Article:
to think this man typifies many in the under 35s generation(35 Posts)
Listen to the radio call above, was from lbc yesterday.
Man 35, spends all his time looking for work and lives of a tin of pasta hoops some days.
So many here truely believe that the younger generation can't be bothered to work and things are no harder than it was for them. I'm noticing it more and more in my area, the number of young british men that are homless has grown significantly. These seem to be the ones that are really falling through the system.
Anyway please listen to the call if your one of the people here that keeps calling all the young workshy and feckless.
I wouldn't say all under 35s. Probably not even many. But some yes.
There isn't a lot if information in the article but I assume he also has debts to pay hence being so badly off.
Sorry this link is much better, you really have to listen to the audio.
Obviously not all under 35s are in this situation. But a significant amount are and many are only a redundancy away from this imo
Sorry at work mning can't listen right now.
The lower HB for I think under 30's is very unfair. It won't pay for a one bed just a room in a shared house. Is he affected by this too ?
Just listened, it's completely heartbreaking. I don't know how many under 35's are in the same position, but just one person in this position is one too many.
Possibly one for another thread, but what is the problem with a room in a shared house?? I bought my own home last year, but until then I always lived in flat shares. Sometimes with friends and sometimes by just renting the room. Both my brothers work full time too and both actively looked for shares as they were moving to new areas and it gives them a guaranteed friend.
All of us worked full time well above minimum wage. HB covers a flat share and that should be fine, it provides accommodation, not a view of 'only' covering a flat share. It could also help with the whole under occupancy thing if the rooms were rented individually.
Well generally the problem with that is many people over a certain age might already live in a one bed flat or maybe share a flat rather than cram 4/6 people into a house share which is the cheapest option.
Ofcourse if after working for many years you are made redundant or whatever you essentially either are crippled by paying the extra (in my case) or lose the home you have lived in for years.
Where I live HB would not cover a flat share as these tend to be more expensive. If I remember correctly the HB for my city is 65 a week maximum. I was down 35 pounds a week.
Really where I live HB would only cover a shared house with 4 or more living there. If you find a cheap one.
Not to mention most rooms are not rented individually the house has to be rented as a while and rent split. The contract is usually joint but a lot of tenants are not always aware of this.
I do think there are many like this guy, and its increasing. Although this guy is particularly bad as he doesn't have anyone.
Its a result of the constant demonization of JSA, when in fact this is a tiny tiny percentage of welfare and unless your being supported with some other help from friends / family / cash in hand it is a miserable, soul destroying exisitance.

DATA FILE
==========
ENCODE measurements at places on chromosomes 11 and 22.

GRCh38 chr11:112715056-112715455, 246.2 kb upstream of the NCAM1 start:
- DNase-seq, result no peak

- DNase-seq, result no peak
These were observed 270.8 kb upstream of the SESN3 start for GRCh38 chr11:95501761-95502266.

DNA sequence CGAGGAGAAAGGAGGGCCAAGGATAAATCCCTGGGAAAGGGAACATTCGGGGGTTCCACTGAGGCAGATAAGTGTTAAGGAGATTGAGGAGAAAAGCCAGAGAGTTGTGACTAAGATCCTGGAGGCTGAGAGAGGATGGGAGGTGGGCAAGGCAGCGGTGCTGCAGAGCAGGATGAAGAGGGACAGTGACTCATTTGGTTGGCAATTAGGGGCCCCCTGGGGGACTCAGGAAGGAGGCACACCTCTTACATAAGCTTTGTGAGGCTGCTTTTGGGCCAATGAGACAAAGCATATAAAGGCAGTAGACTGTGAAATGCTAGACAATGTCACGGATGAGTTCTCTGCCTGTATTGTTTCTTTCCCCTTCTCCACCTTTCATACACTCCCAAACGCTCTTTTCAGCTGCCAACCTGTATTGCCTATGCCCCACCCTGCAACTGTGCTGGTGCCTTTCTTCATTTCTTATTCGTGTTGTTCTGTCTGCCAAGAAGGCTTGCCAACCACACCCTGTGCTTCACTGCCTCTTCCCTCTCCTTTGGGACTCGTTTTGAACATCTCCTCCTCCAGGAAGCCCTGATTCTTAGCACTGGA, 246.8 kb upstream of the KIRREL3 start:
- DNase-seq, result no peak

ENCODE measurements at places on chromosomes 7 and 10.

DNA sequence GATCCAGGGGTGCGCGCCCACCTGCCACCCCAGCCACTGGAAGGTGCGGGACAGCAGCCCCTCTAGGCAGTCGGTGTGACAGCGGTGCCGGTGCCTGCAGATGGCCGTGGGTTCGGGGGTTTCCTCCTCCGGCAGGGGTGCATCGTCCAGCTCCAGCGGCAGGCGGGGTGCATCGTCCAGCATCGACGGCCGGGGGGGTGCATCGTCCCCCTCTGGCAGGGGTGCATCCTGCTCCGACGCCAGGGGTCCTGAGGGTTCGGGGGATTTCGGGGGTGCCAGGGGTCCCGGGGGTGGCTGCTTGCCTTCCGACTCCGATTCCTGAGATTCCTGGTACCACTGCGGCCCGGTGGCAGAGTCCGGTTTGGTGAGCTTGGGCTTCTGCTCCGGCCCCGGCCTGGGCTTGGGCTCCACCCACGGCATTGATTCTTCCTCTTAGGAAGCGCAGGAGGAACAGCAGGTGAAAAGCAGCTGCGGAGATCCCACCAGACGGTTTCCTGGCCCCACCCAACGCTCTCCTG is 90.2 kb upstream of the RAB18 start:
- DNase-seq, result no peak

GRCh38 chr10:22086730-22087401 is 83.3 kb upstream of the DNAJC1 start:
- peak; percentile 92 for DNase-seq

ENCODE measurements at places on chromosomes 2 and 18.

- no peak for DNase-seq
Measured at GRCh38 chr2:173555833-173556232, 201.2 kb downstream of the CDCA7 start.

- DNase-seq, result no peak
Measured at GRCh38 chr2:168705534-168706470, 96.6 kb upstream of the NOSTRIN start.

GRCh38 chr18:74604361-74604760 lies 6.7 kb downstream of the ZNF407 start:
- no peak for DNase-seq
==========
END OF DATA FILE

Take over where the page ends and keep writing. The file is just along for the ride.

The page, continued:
I though hb was to help not completely cover housing costs?
There isn't much left over from 72 a week for everything to pay rent shortfalls
Absolutely heartbreaking Cameron should hang his head in shame , there are people on Twitter saying food banks aren't needed and if you give free food away then obviously people are going to take it, some people just don't get what people are going through and believe all people on benefits are lazy scum.
If anyone fancies a read on Twitter read 'The left is wrong ' views on food banks and it isn't a spoof account , someone genuinely thinks food banks are wrong
Bumping this as I think everyone should hear this mans story on life on benefits
Young men are at real risk. Often marginalised due to being male they're forgotten about by the system and often there is less help out there for them if they've come from abusive backgrounds.
My DH works with young men leaving the care system...as a mentor he helps them to adjust to life on their own. And they really are on their own.
I agree with everyone on here. This is a real issue and yet it doesn't get so much coverage as families who are living in poverty (and yes, I do think that child poverty in this country in the 21st century is disgusting). Many young, and not so young, single, childless people are struggling - living in shit accomodation, or with parents, or sofa surfing; on NMW or just above - with no access to tax credits or anything and they are living in poverty because when you are single and, unless you have parents who can support you, you are responsible for paying everything.
It's just cruel that these people get forgotten in all the political bullshit about "hard working families" - well they work hard too but get constantly ignored and dismissed
even though they have a vote too
That was awful so sad. I saw on the site that they were asking if anyone could give him a job - I so hope that someone can give him something he sounded desperate.
That is why I give to foodbanks as they are obviously a lifeline for people like him. I really hope there is a happy ending to his story.